Making A Difference in Our County
University of Georgia Cooperative Extension is working hard for its constituents. The following are examples of Extension’s impact in the county over the past year.
Agriculture and Natural Resources
Farm-to-school activities enhance classroom education through hands-on learning related to food, health, agriculture and nutrition. However, these activities are time-consuming and challenging to an already-stressed school system. The Muscogee County School District serves more than 32,000 urban students in 53 schools, providing a huge potential for impact but a major barrier to providing these opportunities. In partnership with the Muscogee County School District and Georgia Organics, UGA Extension in Muscogee County worked to increase opportunities across all age groups and earned a statewide Golden Radish Award recognizing farm-to-school accomplishments. In 2018, six new school gardens were established and four gardens increased in size. In-school farm-to-school activities reached 2,050 students in seven schools. UGA Extension provided support for the construction of two gardens in the Fort Benning Community Schools district and supported their application for the Golden Radish Award. This year, Fort Benning Schools became the first Department of Defense school district in the state to be recognized with a Golden Radish Award. Several media outlets covered these accomplishments, and Mayor Teresa Tomlinson declared October Farm-to-School Month in Muscogee County.
4-H Youth Development
Through the Summer 4-H Day Camp, offered by Columbus-Muscogee and Chattahoochee 4-H, teen leaders learned how to research and create programs to deliver to younger youth. In total, teen leaders created and delivered eight lessons on healthy lifestyles, arts, crafts, drama, performing arts, communication and sports. Participants used many skills in preparation of the lessons, including organization, research and using technology. In teaching their prepared lessons, the teens learned firsthand how to present to a group, how to keep their audience engaged and how to think on your feet. One member stated, “I learned that if you want something to work out, you have to put a lot of effort into planning and organizing and being enthusiastic about the project you are presenting.” Through the series, 16 elementary youth were reached in a span of four days, learning important lessons about healthy snacks, physical activity, healthy communication, performing arts and theater, and they even toured a local television station and the Columbus Citizen Center.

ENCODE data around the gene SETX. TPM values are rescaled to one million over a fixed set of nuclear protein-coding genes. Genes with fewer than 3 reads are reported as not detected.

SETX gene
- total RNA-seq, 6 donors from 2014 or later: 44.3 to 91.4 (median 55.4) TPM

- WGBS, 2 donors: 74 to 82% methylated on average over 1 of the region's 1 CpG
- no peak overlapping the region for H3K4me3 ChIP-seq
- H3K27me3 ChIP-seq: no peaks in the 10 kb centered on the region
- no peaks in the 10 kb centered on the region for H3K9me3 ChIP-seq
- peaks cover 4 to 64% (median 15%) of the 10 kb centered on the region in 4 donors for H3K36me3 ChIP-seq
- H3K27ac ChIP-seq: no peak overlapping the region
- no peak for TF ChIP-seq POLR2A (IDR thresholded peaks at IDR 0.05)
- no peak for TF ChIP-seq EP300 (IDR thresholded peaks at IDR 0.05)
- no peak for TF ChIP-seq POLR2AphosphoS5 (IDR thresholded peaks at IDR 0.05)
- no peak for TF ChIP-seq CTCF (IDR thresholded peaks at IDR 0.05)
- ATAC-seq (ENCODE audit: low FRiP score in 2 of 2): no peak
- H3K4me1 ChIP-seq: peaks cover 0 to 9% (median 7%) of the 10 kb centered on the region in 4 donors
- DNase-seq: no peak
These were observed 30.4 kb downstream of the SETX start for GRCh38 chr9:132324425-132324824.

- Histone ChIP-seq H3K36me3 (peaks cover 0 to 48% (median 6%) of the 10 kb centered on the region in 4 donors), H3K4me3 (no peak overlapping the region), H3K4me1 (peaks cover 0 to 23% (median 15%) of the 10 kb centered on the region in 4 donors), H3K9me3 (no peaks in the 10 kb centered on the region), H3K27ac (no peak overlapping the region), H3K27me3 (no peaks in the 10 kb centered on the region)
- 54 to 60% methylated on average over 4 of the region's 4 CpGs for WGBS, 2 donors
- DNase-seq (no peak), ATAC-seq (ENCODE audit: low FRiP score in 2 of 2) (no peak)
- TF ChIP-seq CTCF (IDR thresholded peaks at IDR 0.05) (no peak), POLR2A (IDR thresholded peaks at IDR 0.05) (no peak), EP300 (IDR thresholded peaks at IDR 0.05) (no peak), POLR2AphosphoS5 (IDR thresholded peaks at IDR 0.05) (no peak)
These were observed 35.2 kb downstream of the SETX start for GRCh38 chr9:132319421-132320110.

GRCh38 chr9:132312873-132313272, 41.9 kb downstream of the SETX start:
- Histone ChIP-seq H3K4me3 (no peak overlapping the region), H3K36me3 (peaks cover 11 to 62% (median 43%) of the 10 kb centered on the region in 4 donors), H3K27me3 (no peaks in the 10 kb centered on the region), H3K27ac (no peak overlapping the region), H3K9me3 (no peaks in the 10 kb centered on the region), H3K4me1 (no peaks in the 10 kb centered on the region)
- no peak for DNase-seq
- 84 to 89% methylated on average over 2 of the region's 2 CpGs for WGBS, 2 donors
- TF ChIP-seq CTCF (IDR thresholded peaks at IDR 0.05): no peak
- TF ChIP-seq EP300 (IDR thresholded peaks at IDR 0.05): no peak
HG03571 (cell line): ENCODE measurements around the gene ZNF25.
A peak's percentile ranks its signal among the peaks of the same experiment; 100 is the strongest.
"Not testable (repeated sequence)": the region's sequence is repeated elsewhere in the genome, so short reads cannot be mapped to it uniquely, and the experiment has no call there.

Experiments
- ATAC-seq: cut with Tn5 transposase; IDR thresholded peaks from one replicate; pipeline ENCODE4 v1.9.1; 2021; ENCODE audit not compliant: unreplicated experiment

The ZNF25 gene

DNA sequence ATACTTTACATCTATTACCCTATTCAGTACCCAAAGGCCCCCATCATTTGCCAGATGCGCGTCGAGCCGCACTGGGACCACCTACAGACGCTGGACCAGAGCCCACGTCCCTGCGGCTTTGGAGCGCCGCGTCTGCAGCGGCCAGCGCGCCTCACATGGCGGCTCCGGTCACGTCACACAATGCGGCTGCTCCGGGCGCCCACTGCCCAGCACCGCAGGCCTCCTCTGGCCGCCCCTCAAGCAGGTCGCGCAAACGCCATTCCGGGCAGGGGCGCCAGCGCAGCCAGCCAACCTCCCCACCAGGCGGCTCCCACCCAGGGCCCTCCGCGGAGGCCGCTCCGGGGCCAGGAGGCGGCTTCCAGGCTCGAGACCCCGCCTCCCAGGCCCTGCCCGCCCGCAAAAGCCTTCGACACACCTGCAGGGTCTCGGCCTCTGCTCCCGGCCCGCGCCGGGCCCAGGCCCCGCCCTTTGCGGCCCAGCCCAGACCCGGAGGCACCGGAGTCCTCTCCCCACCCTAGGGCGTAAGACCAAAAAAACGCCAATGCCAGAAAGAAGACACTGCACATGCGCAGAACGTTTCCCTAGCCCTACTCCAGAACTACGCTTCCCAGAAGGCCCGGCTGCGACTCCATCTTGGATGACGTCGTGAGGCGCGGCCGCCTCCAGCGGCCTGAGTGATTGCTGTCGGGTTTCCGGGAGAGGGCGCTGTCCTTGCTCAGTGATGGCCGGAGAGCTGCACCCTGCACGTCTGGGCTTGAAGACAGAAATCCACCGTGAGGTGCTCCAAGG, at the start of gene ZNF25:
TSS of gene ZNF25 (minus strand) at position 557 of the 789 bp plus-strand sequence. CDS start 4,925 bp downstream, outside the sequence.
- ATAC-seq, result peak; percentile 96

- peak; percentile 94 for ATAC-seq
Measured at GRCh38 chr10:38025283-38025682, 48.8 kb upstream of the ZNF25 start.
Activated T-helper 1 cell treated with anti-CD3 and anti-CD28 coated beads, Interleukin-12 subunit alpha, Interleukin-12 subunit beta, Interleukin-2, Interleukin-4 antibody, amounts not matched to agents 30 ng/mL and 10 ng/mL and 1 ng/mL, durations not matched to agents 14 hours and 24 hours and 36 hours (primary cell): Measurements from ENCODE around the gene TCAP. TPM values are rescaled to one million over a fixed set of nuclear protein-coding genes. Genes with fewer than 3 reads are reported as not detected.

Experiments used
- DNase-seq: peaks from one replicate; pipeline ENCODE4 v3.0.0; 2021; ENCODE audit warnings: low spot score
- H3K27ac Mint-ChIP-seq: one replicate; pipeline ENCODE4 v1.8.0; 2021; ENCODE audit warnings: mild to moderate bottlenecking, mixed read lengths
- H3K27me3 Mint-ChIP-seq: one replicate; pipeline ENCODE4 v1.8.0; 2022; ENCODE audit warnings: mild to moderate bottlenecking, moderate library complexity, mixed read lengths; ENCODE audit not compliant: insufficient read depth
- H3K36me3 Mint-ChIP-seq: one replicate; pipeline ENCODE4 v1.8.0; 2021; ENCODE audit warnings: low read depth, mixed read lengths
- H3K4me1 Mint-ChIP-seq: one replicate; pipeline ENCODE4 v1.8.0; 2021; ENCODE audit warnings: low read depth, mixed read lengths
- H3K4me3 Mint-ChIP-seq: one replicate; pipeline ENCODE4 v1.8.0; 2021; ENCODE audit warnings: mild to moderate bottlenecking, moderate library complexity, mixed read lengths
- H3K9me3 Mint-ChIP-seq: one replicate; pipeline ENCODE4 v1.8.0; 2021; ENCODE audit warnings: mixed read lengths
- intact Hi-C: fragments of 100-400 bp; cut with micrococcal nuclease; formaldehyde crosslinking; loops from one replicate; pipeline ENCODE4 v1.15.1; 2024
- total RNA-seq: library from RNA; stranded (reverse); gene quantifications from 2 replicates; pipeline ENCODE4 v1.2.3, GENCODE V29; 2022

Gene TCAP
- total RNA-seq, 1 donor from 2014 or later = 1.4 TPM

Family and Consumer Sciences
In 2018, UGA’s Expanded Food and Nutrition Education Program (EFNEP) directly reached 549 adults in Muscogee and Talbot counties, representing households of 1,895 individuals. EFNEP assistants provided 2,163 sessions of the series-based Food Talk and Hablemos de Comida curricula for adult participants. Community collaborators volunteered 715 hours of their time, valued at $17,017 of in-kind services. In all, 186 adult participants attended sessions of the Food Talk or Hablemos de Comida series to become program graduates. These EFNEP graduates reported improvements in behaviors related to the core areas of EFNEP, including diet quality, physical activity, food safety and food-resource management.
Parents as Teachers and Healthy Families Columbus home-visiting program reached 221 families, made 431 referrals to community services and completed 2,467 home visits. First Steps screened 568 families and made 1,340 referrals to community services.